That depends...which Newtonians...which APOs...and for what?
- the refractor is closed -> less tube current
- the refractir does not have any obstruction -> higher contrast, better FTM in medium frequencies
- the refractor has some chromatism/spherochromatism, the newton does not
- the refractor has a much larger illuminated field compared to common newtonian. The Newtonian requires a very large secondary to compete, which significantly impacts the contrast in visual use. At higher obstruction than 20%, the difference becomes obvious in visual use.
There are so many use cases...in some the refractor is prefered in some others the Newtonian better performs...
Its like comparing two different wrenches of the same size.
A flat open end wrench and a L shaped socket wrench for instance.
Both can do the job most of the time, but sometime one is prefered or even is the only way to do the job.
From what I can gather from your views, you didn't read my article, listed below in red, followed by the flowered smiley, signifying peace.
I addressed central obstruction issues and demonstrated that, according to Richard Suiter. that anything below 18% central obstruction is imperceptible to the human eye. While there may be 10% of folks out there who might see that difference, the advertisers like to leave the impression that you are in that 10% and should buy an apo telescope. And if you wish to argue the point with Richard Suiter who set that 18% criterion, you go right ahead; I have his email if you want it as long as you promise to post his reply. I can't wait! If you don't really believe him, I can quote from another source that some very well-known and erudite optical people who set that figure as high as 30%, while only one sets the numbers as low as 10%, so go figure.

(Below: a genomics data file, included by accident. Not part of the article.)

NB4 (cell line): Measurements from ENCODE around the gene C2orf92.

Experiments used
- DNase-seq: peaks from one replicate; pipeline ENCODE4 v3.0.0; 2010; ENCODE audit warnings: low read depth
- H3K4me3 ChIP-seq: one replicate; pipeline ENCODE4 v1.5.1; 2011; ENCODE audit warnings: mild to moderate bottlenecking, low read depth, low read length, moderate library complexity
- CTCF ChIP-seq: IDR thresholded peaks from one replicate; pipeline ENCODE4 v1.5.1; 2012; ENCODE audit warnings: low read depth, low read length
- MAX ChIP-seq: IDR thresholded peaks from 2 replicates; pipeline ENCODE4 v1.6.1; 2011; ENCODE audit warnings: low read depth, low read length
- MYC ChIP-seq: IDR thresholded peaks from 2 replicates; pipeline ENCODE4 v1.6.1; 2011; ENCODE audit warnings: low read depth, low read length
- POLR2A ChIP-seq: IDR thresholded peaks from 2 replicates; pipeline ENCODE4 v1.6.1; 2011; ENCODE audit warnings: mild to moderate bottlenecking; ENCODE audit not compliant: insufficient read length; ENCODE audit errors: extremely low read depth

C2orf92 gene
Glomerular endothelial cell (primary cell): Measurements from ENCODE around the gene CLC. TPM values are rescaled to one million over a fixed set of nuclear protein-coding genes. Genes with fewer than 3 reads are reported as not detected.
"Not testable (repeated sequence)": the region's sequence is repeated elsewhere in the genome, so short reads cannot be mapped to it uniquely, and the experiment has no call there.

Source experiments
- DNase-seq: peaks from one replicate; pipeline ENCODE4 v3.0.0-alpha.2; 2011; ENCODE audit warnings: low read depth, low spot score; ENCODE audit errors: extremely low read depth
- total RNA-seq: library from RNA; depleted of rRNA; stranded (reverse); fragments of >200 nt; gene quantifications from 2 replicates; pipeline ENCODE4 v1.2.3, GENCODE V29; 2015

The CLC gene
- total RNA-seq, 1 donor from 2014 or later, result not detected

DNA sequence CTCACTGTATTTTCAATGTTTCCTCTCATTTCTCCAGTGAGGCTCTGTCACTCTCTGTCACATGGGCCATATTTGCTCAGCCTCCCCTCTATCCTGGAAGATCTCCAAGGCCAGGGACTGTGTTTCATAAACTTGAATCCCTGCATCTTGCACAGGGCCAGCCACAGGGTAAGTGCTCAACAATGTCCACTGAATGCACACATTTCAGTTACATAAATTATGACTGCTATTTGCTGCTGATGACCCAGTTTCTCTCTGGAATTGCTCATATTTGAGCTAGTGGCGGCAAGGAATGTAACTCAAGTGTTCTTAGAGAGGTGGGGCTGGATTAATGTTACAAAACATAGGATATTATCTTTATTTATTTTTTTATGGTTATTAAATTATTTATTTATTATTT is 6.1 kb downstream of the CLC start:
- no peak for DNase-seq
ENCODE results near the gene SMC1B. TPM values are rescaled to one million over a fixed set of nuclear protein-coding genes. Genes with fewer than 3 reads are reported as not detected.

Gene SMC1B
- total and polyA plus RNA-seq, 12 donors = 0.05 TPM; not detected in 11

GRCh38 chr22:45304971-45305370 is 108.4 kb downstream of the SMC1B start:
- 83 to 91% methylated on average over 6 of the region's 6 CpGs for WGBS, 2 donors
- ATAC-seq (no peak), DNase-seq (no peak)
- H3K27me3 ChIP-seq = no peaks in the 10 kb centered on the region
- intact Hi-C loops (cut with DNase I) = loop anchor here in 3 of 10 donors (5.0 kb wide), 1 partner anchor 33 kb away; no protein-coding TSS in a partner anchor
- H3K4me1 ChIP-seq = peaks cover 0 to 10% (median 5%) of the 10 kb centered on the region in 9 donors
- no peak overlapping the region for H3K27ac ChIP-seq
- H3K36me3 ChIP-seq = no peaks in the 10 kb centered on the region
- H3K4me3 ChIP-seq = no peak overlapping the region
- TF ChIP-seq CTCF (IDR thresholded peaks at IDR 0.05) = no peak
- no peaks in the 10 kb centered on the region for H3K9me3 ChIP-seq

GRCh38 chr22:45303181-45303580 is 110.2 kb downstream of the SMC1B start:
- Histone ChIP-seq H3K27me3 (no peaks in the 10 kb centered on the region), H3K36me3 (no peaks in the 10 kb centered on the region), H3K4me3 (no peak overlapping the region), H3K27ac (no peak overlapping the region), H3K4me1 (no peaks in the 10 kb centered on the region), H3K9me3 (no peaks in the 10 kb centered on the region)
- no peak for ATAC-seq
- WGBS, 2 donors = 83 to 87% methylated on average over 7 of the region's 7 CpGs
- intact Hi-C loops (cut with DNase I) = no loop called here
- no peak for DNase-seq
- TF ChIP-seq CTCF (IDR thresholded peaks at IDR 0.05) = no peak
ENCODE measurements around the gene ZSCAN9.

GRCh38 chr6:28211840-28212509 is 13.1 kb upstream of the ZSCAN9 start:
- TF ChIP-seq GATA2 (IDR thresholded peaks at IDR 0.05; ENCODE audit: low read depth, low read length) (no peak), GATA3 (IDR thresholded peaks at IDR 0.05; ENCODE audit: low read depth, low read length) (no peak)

You are to be commended for acknowledging the apo problem of spherochromatic errors. These are more important that others, less fair than you, wish to admit.
As for wider fields, you have me, but with this provison; most if not all apos are almost, but not quite, apochromatic at the center of their fields; that spherochromatic stuff messes images up away from that center. Indeed, the scientist Abbe came up with the first criterion for a lens to be an apo; that is first: it will bring three widely spaced colors to a color free central image free of spherical aberration and second, it will be corrected for coma in only one color. So, once again, go figure. As Abbe was the first to work this optical problem out, perhaps apos should be called "Abbe" telescopes, and you can use a capital letter. So there you go
Please note that my article demonstrated that in the formation of the Abbe Disk, there was no perceptable difference between a Newtonian reflector and an apo of equal aperture. That's right, equal.
Speaking of spider diffraction, there is none in the reflector that I described and built, not because I took the easy and fallacious way out with a spider that spread around that diffraction; instead, I made an optical window to seal my tube and hold my diagonal. There were other things that I did, even considering the quality of polish in my telescope's optics. Indeed, I even considered other deficiencies in both the apo and the Newtonian and fixed them in my Definitive Newtonian, issues that can never be addressed by an apo maker who knows the value of time and cannot waste any. I can understand that. To make a fair profit, he has to be this way. Otherwise, his employees don't eat, pure and simple.
So there you have it. Please read what I wrote and remember, I really did the research and even more since! I can forgive you as you jumped into a discussion on page 16 derived from the substance of my article, "The Definitive Newtonian Reflector" and didn't realize what you jumped into.
In passing, please do not capitalize apo; there was no person named "apo" who invented the design, and using capitals implies an importance not earned; an apo is just another optical design.